September 20, 2022
Shoppers are increasingly choosing lab-grown diamonds over mined diamonds for many reasons: they're more sustainable, more affordable, and provide complete assurance that they were ethically sourced. Lab diamonds are real diamonds that are optically, physically, and chemically identical to their mined counterparts, and will test as a diamond when a diamond tester is used.
There are two processes in which lab diamonds can be grown: High Pressure, High Temperature (HPHT), and Chemical Vapor Deposition (CVD). Some lab-grown diamond grading certificates will indicate how the diamond was made.
The HPHT method is the original method of creating lab-grown diamonds. During HPHT, diamonds are made in a lab by replicating the high-pressure, high-temperature conditions that form diamonds underground in the Earth.
Gem quality HPHT diamonds were introduced in the 1950s. Outside of growing diamonds, the HPHT process can also be used to enhance the color of diamonds to make them colorless, pink, green, blue, or yellow.
To grow an HPHT diamond, a small diamond seed (a very tiny diamond) is placed in carbon, the element that diamonds are made of. The diamond seed is exposed to extreme heat and pressure, replicating the way diamonds are naturally grown underground by the earth. The diamond seed is exposed to temperatures of over 2,000 degrees Fahrenheit and pressure of about 1.5 million PSI (pounds per square inch). The carbon melts and forms a diamond around the seed. It is then cooled and the diamond is formed.
A rough HPHT diamond forms differently than a rough CVD diamond.
HPHT diamonds are more likely to have a yellowish hue because they are exposed to nitrogen while forming. They also tend to have darker inclusions, which are metallic. These metallic inclusions can help scientists identify them as lab-grown because naturally formed diamonds rarely capture metals during formation.
The metallic inclusions in HPHT diamonds can make the stones magnetic. This is another way to tell if a diamond is lab-grown – natural diamonds are not magnetic. A 2012 study revealed that over half of the HPHT diamonds tested registered a detectable magnetic response.
The most reliable way to identify an HPHT diamond would be to simply look at its grading report. Lab diamond grading reports will specify if the diamond was grown through the HPHT method or the CVD method. Below is an example of a GIA report that identifies a lab diamond as an HPHT diamond.
Another way to identify an HPHT diamond would be to see if it has a blue tint. Some (but not all) HPHT diamonds have what is called a blue nuance, a side effect of the HPHT process. The HPHT process can expose diamonds to boron, which is what can give diamonds a blue color. In fact, fancy blue diamonds are the result of extra boron during the growing process!
As mentioned earlier, over half of HPHT diamonds have a magnetic response due to their metallic inclusions. You could try using a magnet on the diamond, but this isn't always a reliable indicator in determining if the diamond was grown through the HPHT process as not all HPHT diamonds will have enough metallic inclusions to react to a magnet.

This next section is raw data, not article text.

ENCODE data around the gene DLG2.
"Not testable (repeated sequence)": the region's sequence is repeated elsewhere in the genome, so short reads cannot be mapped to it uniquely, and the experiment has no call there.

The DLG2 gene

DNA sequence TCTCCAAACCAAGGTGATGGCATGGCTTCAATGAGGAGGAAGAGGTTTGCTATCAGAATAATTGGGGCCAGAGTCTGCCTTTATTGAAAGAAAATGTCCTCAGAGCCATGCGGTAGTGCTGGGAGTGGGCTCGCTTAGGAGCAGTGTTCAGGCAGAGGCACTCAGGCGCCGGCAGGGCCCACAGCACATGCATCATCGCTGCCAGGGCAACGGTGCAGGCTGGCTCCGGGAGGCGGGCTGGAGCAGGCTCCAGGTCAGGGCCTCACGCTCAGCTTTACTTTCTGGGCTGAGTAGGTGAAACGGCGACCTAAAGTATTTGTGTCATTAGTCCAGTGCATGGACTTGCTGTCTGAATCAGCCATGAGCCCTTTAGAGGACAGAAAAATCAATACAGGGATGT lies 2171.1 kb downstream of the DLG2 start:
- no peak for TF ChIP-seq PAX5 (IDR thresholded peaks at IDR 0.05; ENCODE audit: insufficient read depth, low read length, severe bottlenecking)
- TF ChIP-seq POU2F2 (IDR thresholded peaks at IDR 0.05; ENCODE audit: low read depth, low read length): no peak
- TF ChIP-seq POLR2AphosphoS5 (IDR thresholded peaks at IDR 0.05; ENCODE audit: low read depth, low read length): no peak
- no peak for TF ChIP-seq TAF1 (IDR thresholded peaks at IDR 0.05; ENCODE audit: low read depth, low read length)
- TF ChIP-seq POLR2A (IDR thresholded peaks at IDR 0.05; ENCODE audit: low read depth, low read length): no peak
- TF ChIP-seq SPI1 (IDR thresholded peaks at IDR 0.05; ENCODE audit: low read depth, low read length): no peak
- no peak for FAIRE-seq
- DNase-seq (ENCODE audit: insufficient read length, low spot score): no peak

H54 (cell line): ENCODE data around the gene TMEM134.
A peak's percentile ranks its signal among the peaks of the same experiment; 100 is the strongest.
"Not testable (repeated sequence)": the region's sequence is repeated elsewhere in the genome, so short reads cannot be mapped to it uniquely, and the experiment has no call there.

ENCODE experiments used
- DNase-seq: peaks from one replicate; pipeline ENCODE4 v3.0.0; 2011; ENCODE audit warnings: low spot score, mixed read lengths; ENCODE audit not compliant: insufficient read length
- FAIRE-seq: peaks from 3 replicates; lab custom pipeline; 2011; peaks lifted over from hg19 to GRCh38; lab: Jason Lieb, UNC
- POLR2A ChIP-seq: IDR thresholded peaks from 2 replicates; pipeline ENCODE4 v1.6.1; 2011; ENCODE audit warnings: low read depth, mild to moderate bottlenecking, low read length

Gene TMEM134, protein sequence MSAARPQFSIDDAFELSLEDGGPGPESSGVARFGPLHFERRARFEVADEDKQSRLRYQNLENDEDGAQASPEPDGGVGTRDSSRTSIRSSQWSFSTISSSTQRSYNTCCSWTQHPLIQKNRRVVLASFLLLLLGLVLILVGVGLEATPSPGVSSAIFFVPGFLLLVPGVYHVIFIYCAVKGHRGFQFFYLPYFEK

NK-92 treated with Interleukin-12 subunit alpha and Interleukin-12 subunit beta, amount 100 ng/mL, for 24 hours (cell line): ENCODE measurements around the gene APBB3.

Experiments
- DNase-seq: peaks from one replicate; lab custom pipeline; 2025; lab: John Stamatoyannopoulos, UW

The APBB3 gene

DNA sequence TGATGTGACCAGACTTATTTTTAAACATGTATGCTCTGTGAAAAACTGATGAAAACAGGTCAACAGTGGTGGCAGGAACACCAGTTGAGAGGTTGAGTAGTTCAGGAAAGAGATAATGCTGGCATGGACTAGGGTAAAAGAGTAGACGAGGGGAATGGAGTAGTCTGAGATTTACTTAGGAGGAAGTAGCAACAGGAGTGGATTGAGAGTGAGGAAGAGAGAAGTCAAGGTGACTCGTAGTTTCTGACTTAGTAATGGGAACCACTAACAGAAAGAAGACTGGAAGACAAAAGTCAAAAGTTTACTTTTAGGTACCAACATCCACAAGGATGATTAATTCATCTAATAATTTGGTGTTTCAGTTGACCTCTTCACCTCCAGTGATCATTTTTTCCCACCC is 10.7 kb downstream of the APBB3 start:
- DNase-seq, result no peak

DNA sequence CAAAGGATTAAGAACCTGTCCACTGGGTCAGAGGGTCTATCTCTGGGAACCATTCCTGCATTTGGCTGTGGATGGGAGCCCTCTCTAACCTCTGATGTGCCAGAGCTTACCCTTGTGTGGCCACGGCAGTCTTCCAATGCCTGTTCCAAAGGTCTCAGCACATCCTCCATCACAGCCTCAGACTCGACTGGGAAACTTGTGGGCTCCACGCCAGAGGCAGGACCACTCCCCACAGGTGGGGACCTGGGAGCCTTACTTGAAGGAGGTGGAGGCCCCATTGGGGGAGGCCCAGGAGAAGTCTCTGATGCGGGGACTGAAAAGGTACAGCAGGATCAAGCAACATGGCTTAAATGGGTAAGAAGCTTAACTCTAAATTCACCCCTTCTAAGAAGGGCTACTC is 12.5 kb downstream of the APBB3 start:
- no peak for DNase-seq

The CVD method was created in the 1980s, making it newer than the HPHT method. The CVD method imitates how diamonds form in interstellar gas clouds. The CVD method uses less pressure than the HPHT method as well as smaller machines.
The CVD method places a diamond seed in a vacuum chamber. This chamber becomes filled with carbon-rich gases and is heated to nearly 1500 degrees Fahrenheit. The gas turns into plasma from these extremely high temperatures, causing the release of carbon pieces. These carbon pieces become layered onto the diamond seed, which grows the diamond.
The CVD process produces Type IIA diamonds, which are extremely rare for naturally occurring diamonds. This can help scientists determine if a diamond is lab-grown or earth grown. Type IIA diamonds are the most chemically pure diamonds – they lack nitrogen and/or boron impurities, unlike HPHT diamonds that are exposed to nitrogen. CVD diamonds are not magnetic like HPHT diamonds can be.
CVD diamonds have fewer tells. The easiest way to identify if you have a CVD diamond would be to check the diamond's grading report, which will list how the diamond was grown.
Occasionally, CVD diamonds are reported to have what looks like "strain lines" as a result of their growing process. However, you likely wouldn't be able to see these lines with the naked eye - you would need a loupe to see them. CVD diamonds are also known to fluoresce distinct colors like red under UV light - but don't worry, lab-grown diamonds at Ritani are only available with no fluorescence or faint fluorescence.
Which method is better?
You will not be able to tell the difference between a CVD and HPHT diamond with the naked eye. Both methods can create a beautiful, sparkling diamond. Both the CVD method and the HPHT method will create a real diamond that is optically, chemically, and physically identical to earth-grown diamonds.
Learn more about Lab-Grown Diamonds here: